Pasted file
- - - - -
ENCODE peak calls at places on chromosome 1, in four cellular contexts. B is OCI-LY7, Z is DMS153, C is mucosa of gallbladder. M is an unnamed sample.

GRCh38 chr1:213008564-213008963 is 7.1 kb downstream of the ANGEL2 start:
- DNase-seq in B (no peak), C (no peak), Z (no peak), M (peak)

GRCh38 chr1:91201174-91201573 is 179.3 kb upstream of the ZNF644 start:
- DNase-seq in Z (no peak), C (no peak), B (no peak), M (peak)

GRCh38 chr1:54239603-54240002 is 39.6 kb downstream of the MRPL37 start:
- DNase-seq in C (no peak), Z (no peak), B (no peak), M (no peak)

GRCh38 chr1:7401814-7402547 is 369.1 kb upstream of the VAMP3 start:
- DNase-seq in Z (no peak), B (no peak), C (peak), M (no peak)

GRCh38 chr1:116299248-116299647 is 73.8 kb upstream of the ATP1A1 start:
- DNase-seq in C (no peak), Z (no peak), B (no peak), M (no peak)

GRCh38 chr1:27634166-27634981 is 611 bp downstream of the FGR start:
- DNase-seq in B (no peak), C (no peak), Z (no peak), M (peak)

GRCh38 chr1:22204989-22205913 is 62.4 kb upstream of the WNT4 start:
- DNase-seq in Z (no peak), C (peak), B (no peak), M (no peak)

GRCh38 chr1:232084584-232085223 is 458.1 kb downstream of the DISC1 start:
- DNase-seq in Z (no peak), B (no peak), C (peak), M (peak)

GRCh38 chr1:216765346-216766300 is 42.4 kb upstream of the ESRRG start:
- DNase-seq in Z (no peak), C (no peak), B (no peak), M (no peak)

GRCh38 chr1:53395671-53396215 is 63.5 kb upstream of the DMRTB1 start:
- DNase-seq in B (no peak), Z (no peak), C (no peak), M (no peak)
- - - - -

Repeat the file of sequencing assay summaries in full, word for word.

ENCODE peak calls at places on chromosome 1, in four cellular contexts. B is OCI-LY7, Z is DMS153, C is mucosa of gallbladder. M is an unnamed sample.

GRCh38 chr1:213008564-213008963 is 7.1 kb downstream of the ANGEL2 start:
- DNase-seq in B (no peak), C (no peak), Z (no peak), M (peak)

GRCh38 chr1:91201174-91201573 is 179.3 kb upstream of the ZNF644 start:
- DNase-seq in Z (no peak), C (no peak), B (no peak), M (peak)

GRCh38 chr1:54239603-54240002 is 39.6 kb downstream of the MRPL37 start:
- DNase-seq in C (no peak), Z (no peak), B (no peak), M (no peak)

GRCh38 chr1:7401814-7402547 is 369.1 kb upstream of the VAMP3 start:
- DNase-seq in Z (no peak), B (no peak), C (peak), M (no peak)

GRCh38 chr1:116299248-116299647 is 73.8 kb upstream of the ATP1A1 start:
- DNase-seq in C (no peak), Z (no peak), B (no peak), M (no peak)

GRCh38 chr1:27634166-27634981 is 611 bp downstream of the FGR start:
- DNase-seq in B (no peak), C (no peak), Z (no peak), M (peak)

GRCh38 chr1:22204989-22205913 is 62.4 kb upstream of the WNT4 start:
- DNase-seq in Z (no peak), C (peak), B (no peak), M (no peak)

GRCh38 chr1:232084584-232085223 is 458.1 kb downstream of the DISC1 start:
- DNase-seq in Z (no peak), B (no peak), C (peak), M (peak)

GRCh38 chr1:216765346-216766300 is 42.4 kb upstream of the ESRRG start:
- DNase-seq in Z (no peak), C (no peak), B (no peak), M (no peak)

GRCh38 chr1:53395671-53396215 is 63.5 kb upstream of the DMRTB1 start:
- DNase-seq in B (no peak), Z (no peak), C (no peak), M (no peak)